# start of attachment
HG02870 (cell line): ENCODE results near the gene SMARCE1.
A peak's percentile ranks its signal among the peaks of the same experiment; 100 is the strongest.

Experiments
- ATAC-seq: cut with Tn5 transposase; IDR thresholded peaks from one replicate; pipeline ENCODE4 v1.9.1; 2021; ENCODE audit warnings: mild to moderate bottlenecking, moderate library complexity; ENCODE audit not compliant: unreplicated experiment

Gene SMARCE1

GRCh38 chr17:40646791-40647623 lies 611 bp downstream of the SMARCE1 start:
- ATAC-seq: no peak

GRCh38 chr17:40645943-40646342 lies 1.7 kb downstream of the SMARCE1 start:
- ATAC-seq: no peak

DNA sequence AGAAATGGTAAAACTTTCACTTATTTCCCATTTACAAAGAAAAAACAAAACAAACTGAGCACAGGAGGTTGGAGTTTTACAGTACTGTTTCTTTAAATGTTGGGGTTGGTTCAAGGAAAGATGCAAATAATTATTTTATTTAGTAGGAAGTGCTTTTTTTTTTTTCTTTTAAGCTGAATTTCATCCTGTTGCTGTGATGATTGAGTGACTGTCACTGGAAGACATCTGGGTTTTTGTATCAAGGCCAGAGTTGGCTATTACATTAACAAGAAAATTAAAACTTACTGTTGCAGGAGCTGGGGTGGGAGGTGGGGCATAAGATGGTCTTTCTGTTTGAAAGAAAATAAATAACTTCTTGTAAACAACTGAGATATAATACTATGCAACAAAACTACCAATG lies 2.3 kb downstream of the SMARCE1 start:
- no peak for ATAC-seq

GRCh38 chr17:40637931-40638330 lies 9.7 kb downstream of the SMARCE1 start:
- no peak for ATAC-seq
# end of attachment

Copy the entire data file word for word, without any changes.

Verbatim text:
HG02870 (cell line): ENCODE results near the gene SMARCE1.
A peak's percentile ranks its signal among the peaks of the same experiment; 100 is the strongest.

Experiments
- ATAC-seq: cut with Tn5 transposase; IDR thresholded peaks from one replicate; pipeline ENCODE4 v1.9.1; 2021; ENCODE audit warnings: mild to moderate bottlenecking, moderate library complexity; ENCODE audit not compliant: unreplicated experiment

Gene SMARCE1

GRCh38 chr17:40646791-40647623 lies 611 bp downstream of the SMARCE1 start:
- ATAC-seq: no peak

GRCh38 chr17:40645943-40646342 lies 1.7 kb downstream of the SMARCE1 start:
- ATAC-seq: no peak

DNA sequence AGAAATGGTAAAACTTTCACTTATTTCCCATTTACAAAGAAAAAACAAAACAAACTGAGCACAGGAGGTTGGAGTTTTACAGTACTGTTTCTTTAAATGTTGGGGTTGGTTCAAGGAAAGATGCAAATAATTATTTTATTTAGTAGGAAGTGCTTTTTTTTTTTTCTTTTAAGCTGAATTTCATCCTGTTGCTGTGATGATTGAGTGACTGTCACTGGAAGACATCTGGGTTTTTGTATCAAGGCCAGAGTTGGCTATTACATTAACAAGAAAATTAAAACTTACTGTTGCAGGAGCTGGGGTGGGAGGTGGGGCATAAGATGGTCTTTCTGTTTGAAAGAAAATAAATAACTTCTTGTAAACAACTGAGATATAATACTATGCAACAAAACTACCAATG lies 2.3 kb downstream of the SMARCE1 start:
- no peak for ATAC-seq

GRCh38 chr17:40637931-40638330 lies 9.7 kb downstream of the SMARCE1 start:
- no peak for ATAC-seq